magneticNorth and Beep Industries: Addicted to challenge

Brendan Dawes and Lou Cordwell

Joint founders of both


and new start-up

Beep Industries

, Dawes and Cordwell came together from totally different backgrounds – “playing with computers” and advertising respectively. When the internet got exciting, they couldn’t find anyone exciting enough to work for – and mN was born.

“We design for people, not machines,” begins Brendan Dawes, creative director and co-founder of renowned digital design studio magneticNorth, as well as of Beep Industries – a fresh start-up that creates products to do one thing really well. “We try to make things as simple as they can be, but no simpler,” he adds. “Our style feels very warm; not ‘trendy’ – we’re our own kind of people.”

It’s an appealing philosophy that applies equally to magneticNorth’s tirelessly innovative, engaging digital projects as it does to Beep’s tactile, personality-packed product designs, which include two Apple accessories: the MoviePeg iPhone and iPad stand; and recently the POPA – an ingenious attachment that gives your iPhone a big, red camera button. User experience sits at the core of both companies’ design processes, and the bar is set high for every project they undertake.

“We have a diverse client base, but if you put all our clients in one room, they’re all similar: they’re looking for something that hasn’t been done before,” reflects Lou Cordwell, co-founder of both magneticNorth and Beep, who began her career working in traditional ad agencies but dived headfirst into digital just as it became interesting. “They want something original,” she shrugs.

To deliver that spark of originality, magneticNorth prefers to maintain a fruitful two-way relationship with all of its clients, which ultimately helps to fuel the creative process – and it’s rather selective about who it works with as a result.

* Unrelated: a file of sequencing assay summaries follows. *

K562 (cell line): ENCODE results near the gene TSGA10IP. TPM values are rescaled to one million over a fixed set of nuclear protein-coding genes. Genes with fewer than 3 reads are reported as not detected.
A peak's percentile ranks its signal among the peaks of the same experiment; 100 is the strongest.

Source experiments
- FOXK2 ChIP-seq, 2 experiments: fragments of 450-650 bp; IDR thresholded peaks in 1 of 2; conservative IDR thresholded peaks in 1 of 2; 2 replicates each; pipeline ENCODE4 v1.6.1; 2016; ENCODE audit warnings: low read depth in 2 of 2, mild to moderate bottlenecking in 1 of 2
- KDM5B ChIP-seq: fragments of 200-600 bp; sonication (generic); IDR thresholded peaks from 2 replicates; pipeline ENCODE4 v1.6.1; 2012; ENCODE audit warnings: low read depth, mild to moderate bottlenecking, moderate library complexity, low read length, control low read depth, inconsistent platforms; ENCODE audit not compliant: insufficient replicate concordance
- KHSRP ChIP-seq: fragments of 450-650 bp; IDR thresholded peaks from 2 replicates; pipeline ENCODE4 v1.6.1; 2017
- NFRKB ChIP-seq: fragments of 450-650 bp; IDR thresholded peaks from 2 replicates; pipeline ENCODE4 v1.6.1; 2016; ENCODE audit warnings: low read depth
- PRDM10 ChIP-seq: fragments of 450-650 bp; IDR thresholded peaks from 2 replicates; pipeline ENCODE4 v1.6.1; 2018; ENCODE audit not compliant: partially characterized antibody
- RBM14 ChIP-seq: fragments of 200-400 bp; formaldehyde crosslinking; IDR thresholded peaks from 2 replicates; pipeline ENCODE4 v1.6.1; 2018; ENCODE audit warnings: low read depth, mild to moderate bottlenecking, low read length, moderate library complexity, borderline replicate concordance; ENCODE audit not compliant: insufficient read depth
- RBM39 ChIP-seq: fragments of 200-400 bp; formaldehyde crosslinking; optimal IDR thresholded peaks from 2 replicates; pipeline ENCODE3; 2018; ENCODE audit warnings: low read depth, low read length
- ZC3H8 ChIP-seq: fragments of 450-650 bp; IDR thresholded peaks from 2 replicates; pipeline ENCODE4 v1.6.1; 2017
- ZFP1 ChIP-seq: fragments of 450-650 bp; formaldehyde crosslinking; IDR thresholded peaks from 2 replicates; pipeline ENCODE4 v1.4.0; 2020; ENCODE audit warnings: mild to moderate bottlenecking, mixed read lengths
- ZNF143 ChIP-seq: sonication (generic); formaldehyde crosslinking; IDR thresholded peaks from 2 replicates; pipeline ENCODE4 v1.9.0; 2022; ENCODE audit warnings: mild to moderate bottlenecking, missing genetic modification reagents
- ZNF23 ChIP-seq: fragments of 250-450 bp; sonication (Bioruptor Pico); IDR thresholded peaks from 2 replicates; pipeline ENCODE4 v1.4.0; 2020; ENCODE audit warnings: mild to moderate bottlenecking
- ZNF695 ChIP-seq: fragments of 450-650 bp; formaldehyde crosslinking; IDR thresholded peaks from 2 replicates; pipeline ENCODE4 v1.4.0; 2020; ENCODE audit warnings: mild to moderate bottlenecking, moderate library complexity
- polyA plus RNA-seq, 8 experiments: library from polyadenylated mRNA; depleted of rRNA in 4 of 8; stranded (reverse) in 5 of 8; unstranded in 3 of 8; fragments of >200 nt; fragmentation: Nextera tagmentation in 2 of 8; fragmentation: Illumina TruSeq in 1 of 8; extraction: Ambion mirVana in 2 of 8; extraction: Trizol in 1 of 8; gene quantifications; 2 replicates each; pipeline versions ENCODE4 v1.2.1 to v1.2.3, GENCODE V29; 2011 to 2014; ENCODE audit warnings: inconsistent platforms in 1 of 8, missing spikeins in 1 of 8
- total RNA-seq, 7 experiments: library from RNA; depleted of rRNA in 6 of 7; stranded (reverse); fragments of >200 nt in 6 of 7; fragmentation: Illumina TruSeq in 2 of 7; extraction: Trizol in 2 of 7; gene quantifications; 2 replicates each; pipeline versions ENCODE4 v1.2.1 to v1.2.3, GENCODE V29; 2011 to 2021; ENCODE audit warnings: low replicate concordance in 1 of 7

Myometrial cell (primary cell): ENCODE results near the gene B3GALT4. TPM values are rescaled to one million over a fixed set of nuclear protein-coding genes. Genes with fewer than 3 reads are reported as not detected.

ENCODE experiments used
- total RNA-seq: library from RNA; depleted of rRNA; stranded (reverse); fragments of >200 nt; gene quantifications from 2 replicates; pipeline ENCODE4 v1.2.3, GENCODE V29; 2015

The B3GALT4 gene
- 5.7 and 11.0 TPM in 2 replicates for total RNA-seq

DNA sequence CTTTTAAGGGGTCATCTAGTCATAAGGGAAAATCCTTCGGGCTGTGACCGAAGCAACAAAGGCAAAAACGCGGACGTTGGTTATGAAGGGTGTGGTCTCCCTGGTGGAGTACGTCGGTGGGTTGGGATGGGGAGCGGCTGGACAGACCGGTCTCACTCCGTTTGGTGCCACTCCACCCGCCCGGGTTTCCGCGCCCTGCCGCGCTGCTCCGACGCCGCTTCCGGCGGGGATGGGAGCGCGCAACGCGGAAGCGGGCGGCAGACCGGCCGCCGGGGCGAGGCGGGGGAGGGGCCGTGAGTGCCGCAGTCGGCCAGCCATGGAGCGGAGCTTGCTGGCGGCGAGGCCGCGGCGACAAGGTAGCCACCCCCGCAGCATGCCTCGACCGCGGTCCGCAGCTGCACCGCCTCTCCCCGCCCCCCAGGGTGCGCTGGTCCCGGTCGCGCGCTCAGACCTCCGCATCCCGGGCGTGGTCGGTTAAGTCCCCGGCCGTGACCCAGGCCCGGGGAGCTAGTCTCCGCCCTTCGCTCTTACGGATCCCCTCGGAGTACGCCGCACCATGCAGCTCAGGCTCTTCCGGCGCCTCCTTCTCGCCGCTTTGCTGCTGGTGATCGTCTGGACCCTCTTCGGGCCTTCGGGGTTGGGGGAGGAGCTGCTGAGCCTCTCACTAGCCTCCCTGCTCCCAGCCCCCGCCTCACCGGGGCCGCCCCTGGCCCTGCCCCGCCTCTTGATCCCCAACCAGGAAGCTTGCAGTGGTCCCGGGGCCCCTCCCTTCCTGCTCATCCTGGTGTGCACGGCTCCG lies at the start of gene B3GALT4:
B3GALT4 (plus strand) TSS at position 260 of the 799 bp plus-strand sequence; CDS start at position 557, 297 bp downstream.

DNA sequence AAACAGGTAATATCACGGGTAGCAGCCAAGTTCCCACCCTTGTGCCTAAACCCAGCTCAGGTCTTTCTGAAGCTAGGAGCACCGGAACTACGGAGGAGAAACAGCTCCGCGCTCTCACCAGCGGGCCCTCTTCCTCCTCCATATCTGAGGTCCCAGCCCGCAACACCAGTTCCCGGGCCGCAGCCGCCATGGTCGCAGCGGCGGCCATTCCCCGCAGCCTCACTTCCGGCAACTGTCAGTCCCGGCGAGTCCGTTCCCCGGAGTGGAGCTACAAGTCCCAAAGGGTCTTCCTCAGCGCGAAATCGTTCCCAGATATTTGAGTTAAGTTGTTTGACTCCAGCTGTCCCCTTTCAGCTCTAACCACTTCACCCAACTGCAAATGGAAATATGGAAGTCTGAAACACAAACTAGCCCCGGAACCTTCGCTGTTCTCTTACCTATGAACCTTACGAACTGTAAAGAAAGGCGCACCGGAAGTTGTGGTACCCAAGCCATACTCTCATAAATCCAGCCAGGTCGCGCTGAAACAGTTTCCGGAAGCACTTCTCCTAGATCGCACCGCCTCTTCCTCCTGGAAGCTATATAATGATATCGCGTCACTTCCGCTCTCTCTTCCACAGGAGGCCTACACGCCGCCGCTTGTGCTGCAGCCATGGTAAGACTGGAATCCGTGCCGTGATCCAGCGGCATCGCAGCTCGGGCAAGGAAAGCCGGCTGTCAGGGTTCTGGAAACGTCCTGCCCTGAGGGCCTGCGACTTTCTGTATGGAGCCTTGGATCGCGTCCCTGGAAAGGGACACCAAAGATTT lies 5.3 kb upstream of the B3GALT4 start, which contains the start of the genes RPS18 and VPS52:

Manchester Visitor Centre

magneticNorth’s interactive installation at Manchester Visitor Centre uses Microsoft Surface tables. Discs are colour-coded for different categories of attraction, and rotate to expand the radius and display key information

“We’re very collaborative: some clients can deal with that, but others can’t,” admits Cordwell, who adds that long-term collaborator the BBC totally ‘gets’ the studio’s approach: “We get on well,” she confirms. “We don’t like to just receive a brief and then deliver something six months later. There’s always a core idea that we pitch with, but it’s difficult to break down the process from that point onwards – we often can’t attribute one person to the final idea.”

While it takes a certain breed of open-minded client to work with magneticNorth, it also takes a certain type of designer to work at the company. A metaphorical ‘cupboard’ houses all the weird and wonderful creations that Dawes and his fellow curious creatives have developed in their downtime: “Half of it we don’t know what to do with at the time,” he grins, but the cupboard will often be raided for commercial projects further down the line. “Often it’s not what we’ve made; it’s more about the process of working.”

This hands-on and playful approach to technology fed directly into the foundation of Beep Industries, which has a lot of similarities to magneticNorth in terms of design philosophy: “At Beep Industries we have a book of product ideas that we add to all the time,” reveals Dawes. “If you can explain an idea in one sentence, it’s a good idea.”


Developed in-house at mN before Beep split off as its own company, MoviePeg is a beautifully simple way to prop your iPhone or iPad up at just the perfect angle, and comes in a wide range of vibrant colours